EAD Roundtable Meeting Minutes 2006

Thursday, August 3, 2006, Washington, D. C.

Incoming chair Michael Rush presided over the meeting as the current chair, Leslie Czechowski, was unable to attend.

The Program Committee solicited proposals from the roundtable for the 2007 SAA annual meeting in Chicago; proposals are due October 9 and may be submitted via email or Web form. Sections and roundtables can endorse up to 2 proposals. Members should contact Michael Rush with ideas for programs.


  • EAD Working Group: Kris Kiesling reported that the group had a quiet year. Schemas are being tested by the Schema Working Group subcommittee and others. French and Dutch archivists have proposed some changes to the EAD 2002 DTD; the working group is looking at the possibility of a new version, EAD 200x (no major changes are contemplated). The topic will be addressed at Sunday's Working Group meeting. Kiesling congratulated Rush, Czechowski, and Stephen Yearl for the recent redesign of the EAD Help Pages, and announced updates and changes as well to the official EAD website at the Library of Congress. She also announced that the Bundesarchiv in Berlin will be hosting a conference on EAD and EAC in April 2007.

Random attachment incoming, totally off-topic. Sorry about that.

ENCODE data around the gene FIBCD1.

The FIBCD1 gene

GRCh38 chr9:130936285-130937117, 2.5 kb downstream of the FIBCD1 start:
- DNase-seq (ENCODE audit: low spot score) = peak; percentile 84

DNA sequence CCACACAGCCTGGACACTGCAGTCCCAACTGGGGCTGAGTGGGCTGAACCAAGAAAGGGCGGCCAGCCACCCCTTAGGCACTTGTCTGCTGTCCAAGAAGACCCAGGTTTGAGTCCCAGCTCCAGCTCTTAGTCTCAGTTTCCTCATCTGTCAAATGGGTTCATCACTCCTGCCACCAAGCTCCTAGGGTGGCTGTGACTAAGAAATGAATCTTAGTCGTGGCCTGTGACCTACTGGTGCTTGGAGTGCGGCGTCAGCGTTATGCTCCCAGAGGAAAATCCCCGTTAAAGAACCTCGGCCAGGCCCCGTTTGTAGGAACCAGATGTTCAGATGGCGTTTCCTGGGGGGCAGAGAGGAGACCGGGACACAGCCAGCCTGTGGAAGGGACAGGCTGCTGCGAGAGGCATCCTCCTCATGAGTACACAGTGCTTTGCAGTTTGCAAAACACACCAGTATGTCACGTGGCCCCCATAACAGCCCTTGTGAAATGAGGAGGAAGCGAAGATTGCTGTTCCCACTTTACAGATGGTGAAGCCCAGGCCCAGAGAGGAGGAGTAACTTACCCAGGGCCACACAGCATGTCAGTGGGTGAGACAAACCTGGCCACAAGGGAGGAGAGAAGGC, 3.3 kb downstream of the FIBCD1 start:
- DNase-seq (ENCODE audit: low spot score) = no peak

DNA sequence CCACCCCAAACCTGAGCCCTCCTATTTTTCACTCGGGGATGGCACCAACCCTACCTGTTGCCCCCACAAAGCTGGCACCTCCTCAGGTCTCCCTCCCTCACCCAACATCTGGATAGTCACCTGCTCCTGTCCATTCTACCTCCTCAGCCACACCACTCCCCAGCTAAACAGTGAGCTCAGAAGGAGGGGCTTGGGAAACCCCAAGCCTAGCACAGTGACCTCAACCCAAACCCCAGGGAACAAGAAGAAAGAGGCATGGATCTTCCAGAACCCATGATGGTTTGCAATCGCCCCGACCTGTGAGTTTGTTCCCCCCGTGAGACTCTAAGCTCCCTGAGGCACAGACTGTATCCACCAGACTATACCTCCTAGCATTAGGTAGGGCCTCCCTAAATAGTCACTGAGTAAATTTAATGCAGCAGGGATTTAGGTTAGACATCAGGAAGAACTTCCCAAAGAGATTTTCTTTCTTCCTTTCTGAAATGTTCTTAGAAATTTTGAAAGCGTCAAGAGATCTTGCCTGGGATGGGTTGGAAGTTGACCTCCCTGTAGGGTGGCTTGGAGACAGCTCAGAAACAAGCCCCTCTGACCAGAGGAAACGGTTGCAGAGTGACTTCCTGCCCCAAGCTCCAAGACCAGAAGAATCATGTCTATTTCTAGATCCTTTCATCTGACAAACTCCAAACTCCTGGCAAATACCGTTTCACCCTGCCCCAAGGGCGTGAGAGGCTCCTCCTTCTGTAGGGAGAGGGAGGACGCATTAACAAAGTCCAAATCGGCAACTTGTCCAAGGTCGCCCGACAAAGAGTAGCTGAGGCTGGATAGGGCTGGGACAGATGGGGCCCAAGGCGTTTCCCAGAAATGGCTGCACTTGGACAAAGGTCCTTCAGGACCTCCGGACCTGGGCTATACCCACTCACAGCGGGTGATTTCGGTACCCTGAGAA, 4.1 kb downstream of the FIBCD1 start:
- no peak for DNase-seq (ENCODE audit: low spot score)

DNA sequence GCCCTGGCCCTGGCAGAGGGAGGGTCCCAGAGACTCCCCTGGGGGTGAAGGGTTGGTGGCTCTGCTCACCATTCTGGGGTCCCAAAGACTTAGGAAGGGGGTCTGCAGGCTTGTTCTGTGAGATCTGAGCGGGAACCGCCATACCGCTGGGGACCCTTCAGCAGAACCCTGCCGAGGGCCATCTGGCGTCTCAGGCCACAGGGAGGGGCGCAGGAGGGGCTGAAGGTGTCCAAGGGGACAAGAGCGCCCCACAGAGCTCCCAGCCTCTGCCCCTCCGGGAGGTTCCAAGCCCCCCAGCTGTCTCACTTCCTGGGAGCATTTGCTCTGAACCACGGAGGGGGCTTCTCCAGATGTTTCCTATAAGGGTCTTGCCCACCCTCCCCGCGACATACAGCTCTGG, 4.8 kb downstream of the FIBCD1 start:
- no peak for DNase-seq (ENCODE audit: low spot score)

• NHPRC: Lucy Barber, the director for technology initiatives, announced that there would be a new grant opportunity in June for digitizing historical records; this is a new area for NHPRC. They will be funding up to three pilot projects, and are looking at cost-effective ways of digitizing entire series or collections; good ideas for access will be needed. The emphasis will be on the national significance of the objects. Proposals will be considered at the November meeting, and projects can start as early as January 2007.